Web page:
The role of scientific advisory bodies in precaution-based risk governance illustrated with the issue of uncertain health effects of electromagnetic fields

Harrie F.G. van Dijk*, Eric van Rongen, Erik Lebret, Wiebe Bijker, Daniëlle R.M. Timmermans

*Corresponding author for this work

Research output: Contribution to journalArticleAcademicpeer-review


Recently, the Health Council of the Netherlands (HCN) published a report on the precautionary principle. The key message was that rather than as a decision rule, the principle should be regarded as a strategy for dealing with uncertainty carefully. We applied these views of HCN to the issue of potential health effects of electromagnetic fields (EMFs), which is characterised by considerable uncertainty. HCN has published several reports on this issue, thereby influencing governmental policy. We will focus on how HCN dealt with uncertainty in its earlier reports on EMF and to what extent that is in agreement with what HCN now refers to as prudent precaution. For comparison, we include in the examination the reports on EMF of HCN's counterpart in Belgium, the Superior Health Council (SHC). SHC urged its government to implement exposure reduction measures, whereas HCN deemed such measures unnecessary. Informed by this analysis we try to draw some lessons on the role of advisory bodies. We conclude that scientific advisory bodies should inform decision-makers rather than guide them towards a particular decision. In case of substantial uncertainty, they should not attempt to offer unequivocal advice on the best policy option. Scientific advisory bodies better present various policy options and describe their potential consequences as well as limits to science. This would stimulate political decision-makers to decide in consultation with stakeholders how venturous or cautious they want to be, given the stakes involved and to choose matching courses of action.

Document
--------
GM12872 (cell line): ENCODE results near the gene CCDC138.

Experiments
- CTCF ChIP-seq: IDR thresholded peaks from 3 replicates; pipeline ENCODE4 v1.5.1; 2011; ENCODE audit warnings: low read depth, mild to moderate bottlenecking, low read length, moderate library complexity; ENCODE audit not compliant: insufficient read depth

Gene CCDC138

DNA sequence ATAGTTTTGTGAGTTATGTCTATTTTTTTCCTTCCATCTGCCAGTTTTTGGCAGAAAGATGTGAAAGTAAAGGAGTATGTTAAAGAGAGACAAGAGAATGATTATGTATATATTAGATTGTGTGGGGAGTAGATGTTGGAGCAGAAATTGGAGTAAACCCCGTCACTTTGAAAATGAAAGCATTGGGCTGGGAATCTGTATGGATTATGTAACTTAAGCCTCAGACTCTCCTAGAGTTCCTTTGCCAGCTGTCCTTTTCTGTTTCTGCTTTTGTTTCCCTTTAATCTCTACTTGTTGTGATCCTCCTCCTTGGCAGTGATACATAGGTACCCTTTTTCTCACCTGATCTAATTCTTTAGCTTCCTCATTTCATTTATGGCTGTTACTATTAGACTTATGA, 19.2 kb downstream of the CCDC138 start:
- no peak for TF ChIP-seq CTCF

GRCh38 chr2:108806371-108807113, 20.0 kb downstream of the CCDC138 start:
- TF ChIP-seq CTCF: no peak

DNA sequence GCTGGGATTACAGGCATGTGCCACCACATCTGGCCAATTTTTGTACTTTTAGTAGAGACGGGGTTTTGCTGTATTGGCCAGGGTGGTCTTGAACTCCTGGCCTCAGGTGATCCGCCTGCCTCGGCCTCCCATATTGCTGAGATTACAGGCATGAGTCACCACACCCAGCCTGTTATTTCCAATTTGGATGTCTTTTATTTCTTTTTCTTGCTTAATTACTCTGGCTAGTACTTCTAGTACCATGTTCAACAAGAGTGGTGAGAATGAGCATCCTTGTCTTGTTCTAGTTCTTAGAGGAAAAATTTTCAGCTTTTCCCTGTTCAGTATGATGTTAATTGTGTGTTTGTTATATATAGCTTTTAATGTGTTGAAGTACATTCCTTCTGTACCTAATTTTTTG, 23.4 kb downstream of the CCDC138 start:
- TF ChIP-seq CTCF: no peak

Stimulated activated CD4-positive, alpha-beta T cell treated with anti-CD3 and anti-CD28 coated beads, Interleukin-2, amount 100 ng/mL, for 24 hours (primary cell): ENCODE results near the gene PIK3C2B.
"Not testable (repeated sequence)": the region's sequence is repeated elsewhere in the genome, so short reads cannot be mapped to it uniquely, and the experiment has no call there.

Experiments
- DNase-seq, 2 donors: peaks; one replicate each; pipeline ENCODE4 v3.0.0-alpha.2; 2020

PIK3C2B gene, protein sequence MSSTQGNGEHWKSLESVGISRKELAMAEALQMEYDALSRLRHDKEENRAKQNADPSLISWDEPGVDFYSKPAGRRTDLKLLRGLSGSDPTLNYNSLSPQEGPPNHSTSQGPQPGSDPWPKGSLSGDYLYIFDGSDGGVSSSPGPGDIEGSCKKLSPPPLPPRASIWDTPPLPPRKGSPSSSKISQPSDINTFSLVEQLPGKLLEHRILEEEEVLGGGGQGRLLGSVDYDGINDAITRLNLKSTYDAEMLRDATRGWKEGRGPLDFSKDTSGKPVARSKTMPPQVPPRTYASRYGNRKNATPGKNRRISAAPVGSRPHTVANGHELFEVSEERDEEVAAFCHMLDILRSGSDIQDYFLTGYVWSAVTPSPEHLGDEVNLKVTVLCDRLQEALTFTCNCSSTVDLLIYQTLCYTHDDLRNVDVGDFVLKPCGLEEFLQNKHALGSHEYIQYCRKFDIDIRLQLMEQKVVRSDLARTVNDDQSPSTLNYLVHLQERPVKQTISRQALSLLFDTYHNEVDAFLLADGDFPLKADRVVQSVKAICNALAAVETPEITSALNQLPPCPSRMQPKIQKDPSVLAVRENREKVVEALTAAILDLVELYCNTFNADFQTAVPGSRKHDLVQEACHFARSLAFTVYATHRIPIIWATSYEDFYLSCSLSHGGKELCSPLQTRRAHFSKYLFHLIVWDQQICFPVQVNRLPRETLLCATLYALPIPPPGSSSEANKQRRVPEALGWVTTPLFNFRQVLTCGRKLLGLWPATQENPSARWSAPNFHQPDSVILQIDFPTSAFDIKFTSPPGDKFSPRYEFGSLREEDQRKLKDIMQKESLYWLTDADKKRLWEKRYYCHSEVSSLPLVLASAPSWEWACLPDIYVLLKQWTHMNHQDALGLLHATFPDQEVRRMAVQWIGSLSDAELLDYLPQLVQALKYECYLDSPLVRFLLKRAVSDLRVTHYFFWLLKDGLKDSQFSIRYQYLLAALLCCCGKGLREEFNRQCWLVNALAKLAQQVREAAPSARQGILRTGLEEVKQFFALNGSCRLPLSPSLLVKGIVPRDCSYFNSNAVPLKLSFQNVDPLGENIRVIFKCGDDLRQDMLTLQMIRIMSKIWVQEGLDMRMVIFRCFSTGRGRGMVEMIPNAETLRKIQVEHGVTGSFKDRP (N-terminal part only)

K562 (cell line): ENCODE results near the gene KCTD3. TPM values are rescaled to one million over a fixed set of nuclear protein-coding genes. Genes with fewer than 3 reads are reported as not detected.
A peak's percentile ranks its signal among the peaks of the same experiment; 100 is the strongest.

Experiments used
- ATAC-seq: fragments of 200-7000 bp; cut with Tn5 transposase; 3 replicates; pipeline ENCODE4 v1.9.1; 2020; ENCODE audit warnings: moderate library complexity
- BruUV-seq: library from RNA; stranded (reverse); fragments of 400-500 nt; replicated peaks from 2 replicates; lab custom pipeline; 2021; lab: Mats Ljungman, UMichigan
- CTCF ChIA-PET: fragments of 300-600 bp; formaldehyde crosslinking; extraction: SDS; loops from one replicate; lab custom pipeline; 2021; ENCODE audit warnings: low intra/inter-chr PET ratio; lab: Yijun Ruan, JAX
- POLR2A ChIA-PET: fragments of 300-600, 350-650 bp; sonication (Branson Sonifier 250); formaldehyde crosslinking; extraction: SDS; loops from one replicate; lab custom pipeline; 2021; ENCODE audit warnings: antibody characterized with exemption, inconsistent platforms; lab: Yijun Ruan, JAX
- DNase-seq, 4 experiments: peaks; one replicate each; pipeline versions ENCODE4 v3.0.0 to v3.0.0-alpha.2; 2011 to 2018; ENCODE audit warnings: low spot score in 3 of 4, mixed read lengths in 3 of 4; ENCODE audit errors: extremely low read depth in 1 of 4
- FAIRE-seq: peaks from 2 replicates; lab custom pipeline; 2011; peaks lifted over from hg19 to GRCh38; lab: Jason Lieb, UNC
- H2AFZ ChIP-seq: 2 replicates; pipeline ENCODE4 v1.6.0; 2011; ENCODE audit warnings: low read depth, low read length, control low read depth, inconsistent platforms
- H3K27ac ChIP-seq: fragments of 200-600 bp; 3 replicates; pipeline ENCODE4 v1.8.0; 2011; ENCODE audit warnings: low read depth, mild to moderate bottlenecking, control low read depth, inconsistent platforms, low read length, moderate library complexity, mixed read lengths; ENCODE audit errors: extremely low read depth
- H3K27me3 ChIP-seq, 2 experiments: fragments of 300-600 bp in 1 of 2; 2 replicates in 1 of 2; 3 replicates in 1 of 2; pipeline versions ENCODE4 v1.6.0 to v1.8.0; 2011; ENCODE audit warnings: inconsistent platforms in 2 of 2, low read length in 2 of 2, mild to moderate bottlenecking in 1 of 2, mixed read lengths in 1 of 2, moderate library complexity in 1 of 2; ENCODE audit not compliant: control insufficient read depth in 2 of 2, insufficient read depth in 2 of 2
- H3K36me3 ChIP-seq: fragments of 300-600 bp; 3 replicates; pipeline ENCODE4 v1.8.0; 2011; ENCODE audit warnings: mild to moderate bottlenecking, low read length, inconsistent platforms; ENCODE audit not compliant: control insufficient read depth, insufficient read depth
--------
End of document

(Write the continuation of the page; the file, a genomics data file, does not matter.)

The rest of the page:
Original languageEnglish
Pages (from-to)451-466
JournalJournal of Risk Research
Issue number4
Publication statusPublished - Apr 2011

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